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Electronic theses and dissertations repository


Tesi etd-09032014-093349

Thesis type
Tesi di laurea magistrale
Density Functional Theory simulations of the electromechanical properties of naturally corrugated epitaxial graphene
Corso di studi
relatore Tozzini, Valentina
Parole chiave
  • graphene
  • electric field
  • curvature
  • flexoelectricity
  • electromechanical
  • polarizability
  • DFT
  • silicon carbide
Data inizio appello
Riassunto analitico
Graphene is a monolayer of carbon atoms arranged in a honeycomb lattice, and it is
the basis for the carbon based structures, from fullerene to graphite. Its bidimensionality
gives rise to unique structural and electronic properties. The sp2 hybridization of the
carbon atoms leads to a trigonal planar geometry, with sigma bonds between atoms that give
strength and robustness to the structure. The electronic structure is characterized by
the linear dispersion of the pi bands near the K point in the Brillouin zone, called Dirac
point, where the Fermi energy lies. The linear dispersion implies that electrons near the
Dirac point are described by a Dirac-like equation, hence they behave like relativistic
particles, yet at low velocities and energies. Moreover the charge carriers exhibit a high
Due to its properties, there is a great interest on graphene based technological appli-
cation. An important aspect for this purpose is the response of graphene to an external
electric field, in particular if it is possible to tune the structure and the electronic proper-
ties. The aim of this work is to study the electromechanical properties and the electronic
response to an orthogonal electrostatic field of graphene with the specific focus on the pos-
sibility of controlling the local curvature of the graphene sheet by means external electric
fields. The interplay between electric field and curvature is related to the flexoelectricity,
namely the polarization response to a gradient of strain.
Several production methods have been developed and one promising is the grown on
a silicon carbide (SiC) substrate. The layer grown on SiC has some differences from
the free standing one. The graphene structure displays spontaneous ripples due to the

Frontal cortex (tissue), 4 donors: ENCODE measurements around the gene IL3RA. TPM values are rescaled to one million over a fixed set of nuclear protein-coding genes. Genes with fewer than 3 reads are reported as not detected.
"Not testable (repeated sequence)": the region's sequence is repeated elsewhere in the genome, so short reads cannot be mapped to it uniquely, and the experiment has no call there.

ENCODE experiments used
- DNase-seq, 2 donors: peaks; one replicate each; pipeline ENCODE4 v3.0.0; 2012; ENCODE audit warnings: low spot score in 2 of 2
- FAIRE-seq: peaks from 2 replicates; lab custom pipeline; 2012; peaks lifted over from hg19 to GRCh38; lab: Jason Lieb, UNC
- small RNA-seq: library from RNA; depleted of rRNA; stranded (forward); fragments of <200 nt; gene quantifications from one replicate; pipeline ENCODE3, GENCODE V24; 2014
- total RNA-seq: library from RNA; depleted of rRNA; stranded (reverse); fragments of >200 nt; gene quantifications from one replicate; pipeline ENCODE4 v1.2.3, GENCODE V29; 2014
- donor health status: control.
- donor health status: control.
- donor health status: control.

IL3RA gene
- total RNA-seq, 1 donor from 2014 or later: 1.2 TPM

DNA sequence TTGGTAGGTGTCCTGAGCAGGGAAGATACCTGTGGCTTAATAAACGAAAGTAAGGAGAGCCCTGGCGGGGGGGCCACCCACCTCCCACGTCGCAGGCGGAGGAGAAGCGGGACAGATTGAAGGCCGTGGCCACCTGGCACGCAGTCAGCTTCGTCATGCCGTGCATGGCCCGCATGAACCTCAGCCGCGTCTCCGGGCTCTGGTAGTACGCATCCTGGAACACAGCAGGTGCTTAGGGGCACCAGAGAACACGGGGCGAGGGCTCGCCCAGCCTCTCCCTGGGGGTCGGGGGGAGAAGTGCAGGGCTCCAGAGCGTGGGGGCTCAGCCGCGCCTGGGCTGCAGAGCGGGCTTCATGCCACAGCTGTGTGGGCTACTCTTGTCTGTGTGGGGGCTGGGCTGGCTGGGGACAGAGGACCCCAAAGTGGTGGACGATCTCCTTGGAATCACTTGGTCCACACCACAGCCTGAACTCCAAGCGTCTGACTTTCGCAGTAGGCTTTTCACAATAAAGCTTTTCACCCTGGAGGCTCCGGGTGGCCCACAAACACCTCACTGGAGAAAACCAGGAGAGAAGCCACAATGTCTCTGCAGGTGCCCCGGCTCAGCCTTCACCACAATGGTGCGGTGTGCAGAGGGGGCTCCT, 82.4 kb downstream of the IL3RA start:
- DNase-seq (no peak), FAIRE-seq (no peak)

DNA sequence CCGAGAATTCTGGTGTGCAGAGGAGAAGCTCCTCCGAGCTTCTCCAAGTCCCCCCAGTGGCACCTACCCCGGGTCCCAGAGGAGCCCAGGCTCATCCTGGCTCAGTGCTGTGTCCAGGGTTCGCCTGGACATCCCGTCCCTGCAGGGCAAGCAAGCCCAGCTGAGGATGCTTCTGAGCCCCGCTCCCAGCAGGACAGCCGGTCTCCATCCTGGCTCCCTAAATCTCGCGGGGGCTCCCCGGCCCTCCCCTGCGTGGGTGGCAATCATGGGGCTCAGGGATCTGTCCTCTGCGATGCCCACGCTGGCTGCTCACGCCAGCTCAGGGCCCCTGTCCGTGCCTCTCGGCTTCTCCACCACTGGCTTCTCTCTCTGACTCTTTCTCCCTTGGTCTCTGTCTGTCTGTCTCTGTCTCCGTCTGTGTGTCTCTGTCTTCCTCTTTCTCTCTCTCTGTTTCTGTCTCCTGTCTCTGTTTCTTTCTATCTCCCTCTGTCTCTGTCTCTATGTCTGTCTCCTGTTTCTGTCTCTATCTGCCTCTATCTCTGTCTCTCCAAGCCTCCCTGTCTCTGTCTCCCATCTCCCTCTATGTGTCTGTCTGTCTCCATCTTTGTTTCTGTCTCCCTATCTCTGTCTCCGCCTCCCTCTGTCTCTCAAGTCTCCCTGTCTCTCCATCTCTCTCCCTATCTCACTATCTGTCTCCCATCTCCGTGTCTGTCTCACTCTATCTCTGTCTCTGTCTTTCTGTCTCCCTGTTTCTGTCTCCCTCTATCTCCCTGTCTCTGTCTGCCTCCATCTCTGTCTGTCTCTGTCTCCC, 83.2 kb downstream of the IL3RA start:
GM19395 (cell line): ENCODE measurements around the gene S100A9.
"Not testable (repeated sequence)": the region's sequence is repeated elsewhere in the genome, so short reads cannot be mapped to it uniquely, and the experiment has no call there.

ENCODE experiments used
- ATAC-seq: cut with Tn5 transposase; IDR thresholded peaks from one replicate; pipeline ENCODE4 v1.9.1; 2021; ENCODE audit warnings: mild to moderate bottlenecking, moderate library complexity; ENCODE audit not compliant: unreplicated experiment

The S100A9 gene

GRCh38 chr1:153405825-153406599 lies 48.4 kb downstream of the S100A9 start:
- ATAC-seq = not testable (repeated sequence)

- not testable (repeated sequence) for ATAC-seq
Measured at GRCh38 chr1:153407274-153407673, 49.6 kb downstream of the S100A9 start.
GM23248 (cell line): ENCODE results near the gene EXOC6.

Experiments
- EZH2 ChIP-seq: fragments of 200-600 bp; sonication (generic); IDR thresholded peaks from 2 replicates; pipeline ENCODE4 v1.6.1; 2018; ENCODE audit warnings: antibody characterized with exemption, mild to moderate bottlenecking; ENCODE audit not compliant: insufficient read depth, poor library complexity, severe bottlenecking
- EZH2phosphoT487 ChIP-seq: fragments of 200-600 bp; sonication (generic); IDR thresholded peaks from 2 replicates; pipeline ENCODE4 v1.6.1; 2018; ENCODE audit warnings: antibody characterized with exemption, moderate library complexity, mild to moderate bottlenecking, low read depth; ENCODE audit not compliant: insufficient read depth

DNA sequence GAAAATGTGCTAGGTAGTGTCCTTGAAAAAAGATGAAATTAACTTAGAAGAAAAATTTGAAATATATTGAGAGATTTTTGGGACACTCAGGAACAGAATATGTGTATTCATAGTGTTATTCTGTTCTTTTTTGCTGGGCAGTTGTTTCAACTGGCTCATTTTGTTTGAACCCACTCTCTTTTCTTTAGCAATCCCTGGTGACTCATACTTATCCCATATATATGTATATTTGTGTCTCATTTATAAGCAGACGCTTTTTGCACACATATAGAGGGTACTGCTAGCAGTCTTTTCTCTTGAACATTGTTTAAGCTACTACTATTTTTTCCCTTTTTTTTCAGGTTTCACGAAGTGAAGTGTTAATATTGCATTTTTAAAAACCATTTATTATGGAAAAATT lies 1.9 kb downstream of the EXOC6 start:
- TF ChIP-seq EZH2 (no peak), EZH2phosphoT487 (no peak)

compression of the lattice parameter caused by the mismatch with the substrate. The
SiC-graphene interface shown a double periodicity: the first is the exact periodicity corresponding to a supercell of 13x13 compared to the unit cell, the second is the periodicity
of the rippled structures on graphene, corresponding to a 4sqrt(3)x4sqrt(3)R30 supercell. Due
to the spontaneous rippling, epitaxial graphene on SiC is an ideal experimental system to
study the effect of electric field on curvature. However, up to now very a few experimental
studies of graphene embedded in electric fields were published, due to the experimental
The aim of this Thesis work is the theoretical study of the electronic and structural properties of a graphene system exposed to electric field, as far as possible similar to the
real one, by means of Density Functional Theory (DFT) based computer calculations
and simulations. At variance with the experiment, in computer simulations the exposure
to an uniform and static electric field, even of high intensity, is possible with only minor
additional difficulties.
However, the model system reproducing the exact symmetry is quite large, especially
when one addresses it with ab initio methods, such as DFT. For this reason, massively
parallel computational resources and high performing codes were used for calculations,
and besides the 13x13 "real" model system, including also the substrate (several thou-
sands atoms), also the smaller 4sqrt(3)x4sqrt(3)3R30 one, approximately mimicking the real
rippling periodicity, was considered. In addition, the standard unit cell was also used as
test and for comparison.
Model systems were simulated at null electric field and with fields of increasing intensity and different direction. The 4sqrt(3)x4sqrt(3)R30 graphene cell was simulated at zero
compression and with a 2% compression, in order to reproduce the ripples present in the
graphene grown on SiC. For this cell also BN doped and N doped graphene structure
were simulated. The range of considered electric fields is very large, reaching the limits
of those that can currently be practically produced.
Results are reported for the change of electronic properties (band structure, charge
distribution and density of electronic states) and structure due to the electric fields.
Directly measurable observables, such as the local DOS measured by Scanning Tunneling
Microscopy (STM), were evaluated. The ionization limit is evaluated. The change of
flexoelectric properties and the possibility of manipulating curvature is quantitatively
estimated, for bare and substituted graphene. These results are of particular interest
for technological applications in energy storage and harvesting. In addition, the model
systems mimic the real experimental ones, and results could hopefully stimulate direct
measurements with which they could be straightforwardly compared.